This post originally appeared on Bright Futures Counseling

As we have made the switch to virtual learning, it is difficult to figure out the counselor’s role during this huge transition. Teaching class lessons, running small groups, and seeing individual students just got a lot more challenging.

Things to Consider Before You Start Counseling Sessions During Distance Learning

When things seem daunting or difficult, I like to put systems into place to help make them easier. One of my favorite systems is data collection via surveys. It is first important to know what is expected of you from admin and then what parents/students desire when it comes to virtual counseling services. Keep in mind, even a committed parent or student who thrived on weekly sessions before, may not want them now due to limited devices, accessibility to consistent wifi, overwhelm, etc. To collect this data, try sending out a Google Form to ask parents the following:

  • What is your child’s name?
  • Would you like your child to continue receiving counseling services during distance learning?
  • Would you like me to meet with your child face to face over Zoom or a similar platform? / Would you be willing to have your child meet at a scheduled weekly time with the group over Zoom or a similar platform?
  • Would you like me to send digital resources your child can do on the iPad/computer?
  • Would you like me to send a PDF packet of worksheets/activities for your child to print and do?
  • Would you like me to send ideas (not requiring printing or a device) for you to do with your child? Is there any other way I can support your child or family during this time?

Download a free editable version of the Google Form I used here so you can tweak the questions and send out to parents!

You may also want to send some general information for success such as tips for staying safe online and tips for staying focused. I like to use this Cyber Safety and this Focus and Attention guidance lesson to review these concepts. These lessons are editable in PowerPoint and Google Slides so you can adapt them to fit distance learning.

Getting this information beforehand will make your life so much easier! This way you avoid spending a lot of time planning activities only to have to redo them based on the demand or expectations.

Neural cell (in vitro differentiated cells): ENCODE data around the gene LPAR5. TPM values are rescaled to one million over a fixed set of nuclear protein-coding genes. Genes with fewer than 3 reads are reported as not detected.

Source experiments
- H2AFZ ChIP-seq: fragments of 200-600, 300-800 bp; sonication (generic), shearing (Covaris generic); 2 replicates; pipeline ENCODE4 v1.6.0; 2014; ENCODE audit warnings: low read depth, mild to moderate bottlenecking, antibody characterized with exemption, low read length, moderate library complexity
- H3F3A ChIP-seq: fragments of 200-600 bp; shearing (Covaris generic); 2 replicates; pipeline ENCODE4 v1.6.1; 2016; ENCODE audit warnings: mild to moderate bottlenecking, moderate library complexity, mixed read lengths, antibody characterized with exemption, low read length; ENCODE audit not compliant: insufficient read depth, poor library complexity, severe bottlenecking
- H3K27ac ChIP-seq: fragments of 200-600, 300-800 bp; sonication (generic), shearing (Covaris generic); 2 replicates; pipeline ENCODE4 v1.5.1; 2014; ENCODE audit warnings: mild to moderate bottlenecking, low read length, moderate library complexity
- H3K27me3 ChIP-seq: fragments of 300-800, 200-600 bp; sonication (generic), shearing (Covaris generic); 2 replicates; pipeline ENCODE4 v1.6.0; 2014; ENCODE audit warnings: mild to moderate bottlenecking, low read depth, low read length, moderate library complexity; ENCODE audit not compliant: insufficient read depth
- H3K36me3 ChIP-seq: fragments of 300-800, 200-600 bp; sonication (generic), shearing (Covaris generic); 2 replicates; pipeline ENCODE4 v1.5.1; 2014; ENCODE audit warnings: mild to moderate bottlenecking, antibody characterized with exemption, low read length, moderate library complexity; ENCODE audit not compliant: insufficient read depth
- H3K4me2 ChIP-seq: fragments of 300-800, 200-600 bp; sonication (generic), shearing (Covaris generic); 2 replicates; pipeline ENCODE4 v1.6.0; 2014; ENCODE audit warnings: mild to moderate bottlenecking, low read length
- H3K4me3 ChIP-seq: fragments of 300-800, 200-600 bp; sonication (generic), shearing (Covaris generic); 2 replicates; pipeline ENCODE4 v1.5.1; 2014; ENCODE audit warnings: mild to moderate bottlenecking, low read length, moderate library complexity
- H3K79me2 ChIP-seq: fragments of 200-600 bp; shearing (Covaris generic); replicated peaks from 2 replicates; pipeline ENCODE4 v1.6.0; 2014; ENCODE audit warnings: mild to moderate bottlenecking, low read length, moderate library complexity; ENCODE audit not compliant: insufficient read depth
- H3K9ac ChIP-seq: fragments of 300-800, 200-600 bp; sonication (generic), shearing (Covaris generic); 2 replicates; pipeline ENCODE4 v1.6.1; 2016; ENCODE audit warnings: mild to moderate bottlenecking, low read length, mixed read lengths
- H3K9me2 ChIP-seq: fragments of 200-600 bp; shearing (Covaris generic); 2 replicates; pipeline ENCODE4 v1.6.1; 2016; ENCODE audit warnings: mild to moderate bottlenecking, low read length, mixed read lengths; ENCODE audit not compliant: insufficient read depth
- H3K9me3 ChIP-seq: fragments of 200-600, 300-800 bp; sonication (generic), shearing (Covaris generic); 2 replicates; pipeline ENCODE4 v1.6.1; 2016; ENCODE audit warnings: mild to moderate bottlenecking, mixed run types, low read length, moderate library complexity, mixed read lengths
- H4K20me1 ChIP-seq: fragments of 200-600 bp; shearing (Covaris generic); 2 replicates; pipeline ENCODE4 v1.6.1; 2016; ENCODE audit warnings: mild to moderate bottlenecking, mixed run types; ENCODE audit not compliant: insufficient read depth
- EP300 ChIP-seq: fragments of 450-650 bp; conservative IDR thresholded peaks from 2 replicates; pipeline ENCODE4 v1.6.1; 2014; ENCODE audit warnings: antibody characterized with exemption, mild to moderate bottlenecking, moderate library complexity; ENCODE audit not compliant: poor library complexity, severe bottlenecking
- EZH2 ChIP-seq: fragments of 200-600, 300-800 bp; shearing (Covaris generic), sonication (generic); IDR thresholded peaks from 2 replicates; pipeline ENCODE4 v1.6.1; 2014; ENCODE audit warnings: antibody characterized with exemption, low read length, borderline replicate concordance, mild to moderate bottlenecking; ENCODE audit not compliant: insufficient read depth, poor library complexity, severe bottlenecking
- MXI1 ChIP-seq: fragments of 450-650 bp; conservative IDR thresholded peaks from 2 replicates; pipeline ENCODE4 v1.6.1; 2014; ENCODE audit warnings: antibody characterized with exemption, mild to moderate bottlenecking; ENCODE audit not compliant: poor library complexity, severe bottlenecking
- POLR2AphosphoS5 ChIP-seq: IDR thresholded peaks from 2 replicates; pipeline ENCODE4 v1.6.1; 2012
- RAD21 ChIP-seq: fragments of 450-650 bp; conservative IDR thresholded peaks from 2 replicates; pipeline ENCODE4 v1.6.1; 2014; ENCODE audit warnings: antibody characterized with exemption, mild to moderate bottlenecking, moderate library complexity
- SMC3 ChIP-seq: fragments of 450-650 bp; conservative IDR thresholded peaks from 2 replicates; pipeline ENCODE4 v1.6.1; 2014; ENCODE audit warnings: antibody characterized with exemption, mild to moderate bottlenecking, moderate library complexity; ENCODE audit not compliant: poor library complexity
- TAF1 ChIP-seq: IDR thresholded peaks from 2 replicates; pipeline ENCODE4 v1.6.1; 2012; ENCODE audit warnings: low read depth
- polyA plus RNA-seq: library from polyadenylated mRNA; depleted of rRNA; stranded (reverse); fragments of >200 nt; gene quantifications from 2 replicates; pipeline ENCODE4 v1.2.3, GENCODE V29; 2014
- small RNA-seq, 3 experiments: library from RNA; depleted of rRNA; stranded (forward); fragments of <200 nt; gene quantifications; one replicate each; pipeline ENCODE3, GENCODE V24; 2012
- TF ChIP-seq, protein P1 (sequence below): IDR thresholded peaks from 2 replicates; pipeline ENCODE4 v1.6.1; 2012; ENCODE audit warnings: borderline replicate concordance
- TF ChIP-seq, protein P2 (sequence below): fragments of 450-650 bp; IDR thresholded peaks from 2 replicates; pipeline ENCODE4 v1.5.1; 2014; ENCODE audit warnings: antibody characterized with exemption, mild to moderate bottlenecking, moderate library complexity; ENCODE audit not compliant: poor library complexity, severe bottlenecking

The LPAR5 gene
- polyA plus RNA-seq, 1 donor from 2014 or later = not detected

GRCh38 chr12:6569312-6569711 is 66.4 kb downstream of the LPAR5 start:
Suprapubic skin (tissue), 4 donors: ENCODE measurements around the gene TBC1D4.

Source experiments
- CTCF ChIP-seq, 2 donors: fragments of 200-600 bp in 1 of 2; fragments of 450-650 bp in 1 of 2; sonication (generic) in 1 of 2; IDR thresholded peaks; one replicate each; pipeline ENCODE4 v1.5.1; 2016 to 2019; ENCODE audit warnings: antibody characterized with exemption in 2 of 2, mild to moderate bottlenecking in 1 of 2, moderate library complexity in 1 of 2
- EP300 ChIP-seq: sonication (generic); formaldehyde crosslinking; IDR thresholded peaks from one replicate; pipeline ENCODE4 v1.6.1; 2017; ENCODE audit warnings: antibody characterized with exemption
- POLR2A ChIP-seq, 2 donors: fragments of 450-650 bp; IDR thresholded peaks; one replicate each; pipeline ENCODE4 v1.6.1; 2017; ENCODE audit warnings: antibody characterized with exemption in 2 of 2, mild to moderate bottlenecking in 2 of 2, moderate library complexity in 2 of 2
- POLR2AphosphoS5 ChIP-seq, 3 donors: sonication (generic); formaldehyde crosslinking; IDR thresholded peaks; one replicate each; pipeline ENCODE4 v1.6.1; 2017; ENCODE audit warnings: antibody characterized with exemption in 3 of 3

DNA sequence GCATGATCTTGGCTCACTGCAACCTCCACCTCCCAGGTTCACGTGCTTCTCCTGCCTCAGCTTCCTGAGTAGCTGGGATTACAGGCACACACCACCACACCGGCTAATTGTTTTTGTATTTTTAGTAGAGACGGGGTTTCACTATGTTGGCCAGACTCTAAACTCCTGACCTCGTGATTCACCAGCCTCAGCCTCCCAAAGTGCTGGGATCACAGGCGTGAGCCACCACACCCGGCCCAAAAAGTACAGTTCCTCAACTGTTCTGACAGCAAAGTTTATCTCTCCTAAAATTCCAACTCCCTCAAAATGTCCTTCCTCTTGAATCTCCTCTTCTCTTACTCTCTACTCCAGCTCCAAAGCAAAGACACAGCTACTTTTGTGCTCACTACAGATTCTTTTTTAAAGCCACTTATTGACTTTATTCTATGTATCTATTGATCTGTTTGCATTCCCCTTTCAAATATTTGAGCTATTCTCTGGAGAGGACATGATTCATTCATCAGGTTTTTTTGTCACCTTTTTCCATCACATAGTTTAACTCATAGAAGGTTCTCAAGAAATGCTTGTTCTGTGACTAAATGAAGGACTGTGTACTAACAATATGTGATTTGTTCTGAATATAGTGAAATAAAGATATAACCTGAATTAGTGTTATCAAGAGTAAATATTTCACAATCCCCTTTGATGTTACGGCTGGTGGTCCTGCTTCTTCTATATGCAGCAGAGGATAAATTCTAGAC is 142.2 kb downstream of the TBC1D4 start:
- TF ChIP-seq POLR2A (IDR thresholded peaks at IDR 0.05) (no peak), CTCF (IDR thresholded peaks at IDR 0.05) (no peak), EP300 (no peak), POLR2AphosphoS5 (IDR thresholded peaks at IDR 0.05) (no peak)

How to Teach Guidance Lessons During Distance Learning

Reaching ALL students virtually seems a little intimidating, so we need to think outside of the box. Here are some ways to reach all of your tier 1 students using class lessons and activities.

Class Lessons

Best case scenario, you are able to live stream a digital guidance lesson to the entire class. This is a great way to share information and do fun group activities. You could even play charades or do a role play virtually!

If you can’t all meet at the same time, you could send students a digital guidance lesson to flip through by themselves. Although not as ideal as giving the instruction live, this is still a great way for students to receive information, watch videos, and do a few reflection activities independently. Plus it’s way easier to schedule!

Searching for something to send students? Check out all of my digital guidance lessons here. I recently updated them so they all have a Google Slides version in addition to the PowerPoint version!

Optional Activities

My school asked me to send optional activities to all students rather than trying to live stream guidance lessons. So I am sending a video and activity each week. I’m getting most of my videos from GoNoodle. It is a free platform with a variety of social-emotional videos. Topics and silly-ness level vary and the kids love them! To search for videos you will need to create an account, but it’s free.

Here are the videos I am sending to students:

For the activity, I have been sending them these boom cards to work on.

Looking for more ideas to plan your guidance lessons? Check out this blog post with exactly what I did for each of my class lessons every month for K-12 students!

How to Lead Counseling Small Groups and Individual Sessions During Distance Learning

Once you have your guidance lessons covered, it’s time to figure out how to reach your small group and individual students during this time.